Gabe Newell: Linux Is The Future Of PC Gaming
Valve sees the future of gaming, and it’s on the shoulders of Tux the Penguin.
Gabe Newell’s comments at LinuxCon earlier today, which the intrepid Mike Sharkey reported on this morning, are sure to send shockwaves through the PC gaming world. ”It feels a little bit funny coming [to LinuxCon] and telling you guys that Linux and open source are the future of gaming. It’s sort of like going to Rome and teaching Catholicism to the pope.”
It’s no secret that Valve is making a big, open source push with Steam, and the end game is putting both Linux and Steam in the living room, on your television. Linux users currently represent roughly one percent of the total Steam user base, but that isn’t stopping Valve from making the operating system the crux of its future plans. There are now close to 200 games on Steam that work with Linux, and the forthcoming Valve hardware will run on some version of the open source platform.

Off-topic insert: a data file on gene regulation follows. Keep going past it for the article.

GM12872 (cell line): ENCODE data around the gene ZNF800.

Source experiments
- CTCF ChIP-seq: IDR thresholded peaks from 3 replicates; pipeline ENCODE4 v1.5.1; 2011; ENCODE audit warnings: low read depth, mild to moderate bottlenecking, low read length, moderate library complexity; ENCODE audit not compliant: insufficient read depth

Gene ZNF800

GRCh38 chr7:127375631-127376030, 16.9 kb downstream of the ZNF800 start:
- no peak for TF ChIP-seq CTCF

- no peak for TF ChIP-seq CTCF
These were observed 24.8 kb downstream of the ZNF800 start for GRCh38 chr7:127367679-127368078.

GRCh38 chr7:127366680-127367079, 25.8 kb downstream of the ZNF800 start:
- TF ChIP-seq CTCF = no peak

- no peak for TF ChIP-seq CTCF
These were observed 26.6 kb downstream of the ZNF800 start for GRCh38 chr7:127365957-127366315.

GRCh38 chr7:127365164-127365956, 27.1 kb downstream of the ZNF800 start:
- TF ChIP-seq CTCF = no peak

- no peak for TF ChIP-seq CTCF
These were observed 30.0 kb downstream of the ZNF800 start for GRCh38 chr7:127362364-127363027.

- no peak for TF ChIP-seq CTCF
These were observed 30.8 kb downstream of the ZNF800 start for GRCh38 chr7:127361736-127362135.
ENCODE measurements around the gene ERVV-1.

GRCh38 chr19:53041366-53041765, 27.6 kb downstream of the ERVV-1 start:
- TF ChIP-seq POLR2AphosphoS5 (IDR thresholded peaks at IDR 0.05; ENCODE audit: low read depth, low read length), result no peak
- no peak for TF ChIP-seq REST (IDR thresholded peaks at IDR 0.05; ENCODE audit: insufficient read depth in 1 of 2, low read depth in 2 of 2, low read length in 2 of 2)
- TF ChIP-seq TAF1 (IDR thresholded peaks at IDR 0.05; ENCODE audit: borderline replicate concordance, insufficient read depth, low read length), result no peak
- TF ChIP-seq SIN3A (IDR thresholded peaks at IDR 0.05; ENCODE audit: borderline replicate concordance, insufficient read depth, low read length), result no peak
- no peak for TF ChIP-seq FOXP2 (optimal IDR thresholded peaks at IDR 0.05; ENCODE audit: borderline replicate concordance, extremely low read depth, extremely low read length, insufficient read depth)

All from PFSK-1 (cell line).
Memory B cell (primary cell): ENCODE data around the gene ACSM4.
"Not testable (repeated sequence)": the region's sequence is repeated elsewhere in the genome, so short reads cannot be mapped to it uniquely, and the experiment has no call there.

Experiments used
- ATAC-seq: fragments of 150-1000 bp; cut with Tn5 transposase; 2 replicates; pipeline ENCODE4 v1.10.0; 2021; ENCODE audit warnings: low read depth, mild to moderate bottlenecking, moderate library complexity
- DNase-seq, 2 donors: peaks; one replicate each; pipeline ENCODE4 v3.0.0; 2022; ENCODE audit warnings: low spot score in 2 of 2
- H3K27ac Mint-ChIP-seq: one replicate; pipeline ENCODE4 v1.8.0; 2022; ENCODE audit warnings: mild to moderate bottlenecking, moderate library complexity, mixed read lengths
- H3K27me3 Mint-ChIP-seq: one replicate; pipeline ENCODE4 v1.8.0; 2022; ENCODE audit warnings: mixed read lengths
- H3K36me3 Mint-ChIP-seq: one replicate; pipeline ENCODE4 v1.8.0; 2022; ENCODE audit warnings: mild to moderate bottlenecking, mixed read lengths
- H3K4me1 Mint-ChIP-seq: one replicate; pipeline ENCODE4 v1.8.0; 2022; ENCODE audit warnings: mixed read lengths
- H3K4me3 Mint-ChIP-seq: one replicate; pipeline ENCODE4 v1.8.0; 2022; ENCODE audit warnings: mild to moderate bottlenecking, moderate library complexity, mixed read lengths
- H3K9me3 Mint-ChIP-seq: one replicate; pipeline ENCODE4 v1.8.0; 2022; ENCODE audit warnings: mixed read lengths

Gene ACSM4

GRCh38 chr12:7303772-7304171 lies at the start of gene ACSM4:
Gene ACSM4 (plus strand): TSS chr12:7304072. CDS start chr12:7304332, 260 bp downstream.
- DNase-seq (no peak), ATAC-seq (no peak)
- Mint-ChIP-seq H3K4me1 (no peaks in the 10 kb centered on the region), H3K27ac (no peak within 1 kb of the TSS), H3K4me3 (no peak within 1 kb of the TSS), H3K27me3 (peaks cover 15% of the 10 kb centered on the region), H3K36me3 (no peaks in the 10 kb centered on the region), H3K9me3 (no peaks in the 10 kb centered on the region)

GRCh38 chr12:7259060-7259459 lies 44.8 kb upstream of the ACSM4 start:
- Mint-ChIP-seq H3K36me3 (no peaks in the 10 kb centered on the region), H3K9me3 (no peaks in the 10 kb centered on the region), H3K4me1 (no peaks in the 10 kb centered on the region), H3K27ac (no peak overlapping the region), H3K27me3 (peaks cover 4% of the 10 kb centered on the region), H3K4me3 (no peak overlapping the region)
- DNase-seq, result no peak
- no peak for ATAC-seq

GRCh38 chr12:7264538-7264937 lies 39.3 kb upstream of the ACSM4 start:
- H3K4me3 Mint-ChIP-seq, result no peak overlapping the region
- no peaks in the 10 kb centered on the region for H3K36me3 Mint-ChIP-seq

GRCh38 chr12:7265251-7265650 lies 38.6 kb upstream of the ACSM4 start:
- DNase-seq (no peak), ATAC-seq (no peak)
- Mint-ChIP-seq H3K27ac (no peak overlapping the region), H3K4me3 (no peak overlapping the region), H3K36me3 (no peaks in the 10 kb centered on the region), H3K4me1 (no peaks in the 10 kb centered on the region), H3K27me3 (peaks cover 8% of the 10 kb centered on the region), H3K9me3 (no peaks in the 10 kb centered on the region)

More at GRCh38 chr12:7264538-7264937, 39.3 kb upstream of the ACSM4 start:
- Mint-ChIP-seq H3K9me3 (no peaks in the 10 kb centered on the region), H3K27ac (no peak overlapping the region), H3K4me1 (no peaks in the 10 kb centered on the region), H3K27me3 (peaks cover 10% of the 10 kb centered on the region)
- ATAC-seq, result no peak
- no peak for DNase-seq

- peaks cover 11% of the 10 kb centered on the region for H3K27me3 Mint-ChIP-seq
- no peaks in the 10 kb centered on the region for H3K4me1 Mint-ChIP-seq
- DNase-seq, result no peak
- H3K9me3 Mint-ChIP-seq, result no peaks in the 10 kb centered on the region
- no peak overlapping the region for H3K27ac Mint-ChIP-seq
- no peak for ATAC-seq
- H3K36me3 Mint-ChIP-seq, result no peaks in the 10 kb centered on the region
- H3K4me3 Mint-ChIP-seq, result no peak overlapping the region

Those 200 games will play on any PC hardware that plays nice with Linux (which is virtually any CPU, and certain GPUs with the right drivers), but Valve is building this library not for the DIY crowd, but for its own forthcoming SFF (Small Form Factor) PC. The press has speculated about the Steam Box ad nauseum, but new information on Linux hardware will be shared in the coming days. ”Next week we’re going to be rolling out more information about how we get there and what are the hardware opportunities we see for bringing Linux into the living room,” Newell said.
So why move away from Windows, when there’s already near-unanimous support for Steam games, 95 percent-plus user penetration with Microsoft’s OS, and Big Picture support? Well that goes back to the whole “catastrophe” angle touted by Newell and company in 2012. Valve firmly believes that Linux, as an ecosystem, would be a driving force in the consumer space if the games support was there. Valve originally considered Linux to be an alternative if the bottom ever fell out of the Windows PC market, thanks to Windows 8 and the way the OS brings apps to users. But with this reaffirmation to Linux, that alternative moniker is gone, presumably replaced with the term “Priority One.”